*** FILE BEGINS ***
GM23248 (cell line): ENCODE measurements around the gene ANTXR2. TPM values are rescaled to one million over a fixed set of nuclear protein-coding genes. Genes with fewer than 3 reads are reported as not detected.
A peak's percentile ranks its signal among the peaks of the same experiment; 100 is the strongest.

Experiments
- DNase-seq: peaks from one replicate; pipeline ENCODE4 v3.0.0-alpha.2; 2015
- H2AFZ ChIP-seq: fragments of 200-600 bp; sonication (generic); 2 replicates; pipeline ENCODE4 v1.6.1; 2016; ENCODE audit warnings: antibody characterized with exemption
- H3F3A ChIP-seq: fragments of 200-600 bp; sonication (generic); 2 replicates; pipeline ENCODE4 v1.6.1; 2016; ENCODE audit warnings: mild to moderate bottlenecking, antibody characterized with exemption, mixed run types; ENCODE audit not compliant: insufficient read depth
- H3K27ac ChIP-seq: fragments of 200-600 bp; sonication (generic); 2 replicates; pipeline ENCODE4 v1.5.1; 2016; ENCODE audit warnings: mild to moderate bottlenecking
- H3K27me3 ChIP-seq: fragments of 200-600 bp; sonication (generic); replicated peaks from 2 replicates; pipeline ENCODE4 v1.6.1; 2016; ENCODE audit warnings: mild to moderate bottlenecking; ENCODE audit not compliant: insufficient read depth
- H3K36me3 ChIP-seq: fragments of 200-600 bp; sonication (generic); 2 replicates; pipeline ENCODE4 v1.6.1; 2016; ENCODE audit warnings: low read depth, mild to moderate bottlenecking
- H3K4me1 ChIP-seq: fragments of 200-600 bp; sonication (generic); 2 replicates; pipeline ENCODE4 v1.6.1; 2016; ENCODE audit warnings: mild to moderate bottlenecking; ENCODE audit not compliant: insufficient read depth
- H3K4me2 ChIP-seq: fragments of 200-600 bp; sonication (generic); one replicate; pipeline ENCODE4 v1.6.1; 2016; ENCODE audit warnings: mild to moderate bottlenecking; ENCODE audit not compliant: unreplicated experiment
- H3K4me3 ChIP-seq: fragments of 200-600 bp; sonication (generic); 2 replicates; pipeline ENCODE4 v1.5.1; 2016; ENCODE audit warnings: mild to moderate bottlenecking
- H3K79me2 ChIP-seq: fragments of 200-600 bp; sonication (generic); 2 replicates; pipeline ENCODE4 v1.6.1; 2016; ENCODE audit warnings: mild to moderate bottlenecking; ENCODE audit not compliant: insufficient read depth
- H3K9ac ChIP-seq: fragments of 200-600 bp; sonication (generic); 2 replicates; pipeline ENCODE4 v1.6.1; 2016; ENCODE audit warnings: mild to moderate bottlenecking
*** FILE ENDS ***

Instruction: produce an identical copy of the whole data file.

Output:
GM23248 (cell line): ENCODE measurements around the gene ANTXR2. TPM values are rescaled to one million over a fixed set of nuclear protein-coding genes. Genes with fewer than 3 reads are reported as not detected.
A peak's percentile ranks its signal among the peaks of the same experiment; 100 is the strongest.

Experiments
- DNase-seq: peaks from one replicate; pipeline ENCODE4 v3.0.0-alpha.2; 2015
- H2AFZ ChIP-seq: fragments of 200-600 bp; sonication (generic); 2 replicates; pipeline ENCODE4 v1.6.1; 2016; ENCODE audit warnings: antibody characterized with exemption
- H3F3A ChIP-seq: fragments of 200-600 bp; sonication (generic); 2 replicates; pipeline ENCODE4 v1.6.1; 2016; ENCODE audit warnings: mild to moderate bottlenecking, antibody characterized with exemption, mixed run types; ENCODE audit not compliant: insufficient read depth
- H3K27ac ChIP-seq: fragments of 200-600 bp; sonication (generic); 2 replicates; pipeline ENCODE4 v1.5.1; 2016; ENCODE audit warnings: mild to moderate bottlenecking
- H3K27me3 ChIP-seq: fragments of 200-600 bp; sonication (generic); replicated peaks from 2 replicates; pipeline ENCODE4 v1.6.1; 2016; ENCODE audit warnings: mild to moderate bottlenecking; ENCODE audit not compliant: insufficient read depth
- H3K36me3 ChIP-seq: fragments of 200-600 bp; sonication (generic); 2 replicates; pipeline ENCODE4 v1.6.1; 2016; ENCODE audit warnings: low read depth, mild to moderate bottlenecking
- H3K4me1 ChIP-seq: fragments of 200-600 bp; sonication (generic); 2 replicates; pipeline ENCODE4 v1.6.1; 2016; ENCODE audit warnings: mild to moderate bottlenecking; ENCODE audit not compliant: insufficient read depth
- H3K4me2 ChIP-seq: fragments of 200-600 bp; sonication (generic); one replicate; pipeline ENCODE4 v1.6.1; 2016; ENCODE audit warnings: mild to moderate bottlenecking; ENCODE audit not compliant: unreplicated experiment
- H3K4me3 ChIP-seq: fragments of 200-600 bp; sonication (generic); 2 replicates; pipeline ENCODE4 v1.5.1; 2016; ENCODE audit warnings: mild to moderate bottlenecking
- H3K79me2 ChIP-seq: fragments of 200-600 bp; sonication (generic); 2 replicates; pipeline ENCODE4 v1.6.1; 2016; ENCODE audit warnings: mild to moderate bottlenecking; ENCODE audit not compliant: insufficient read depth
- H3K9ac ChIP-seq: fragments of 200-600 bp; sonication (generic); 2 replicates; pipeline ENCODE4 v1.6.1; 2016; ENCODE audit warnings: mild to moderate bottlenecking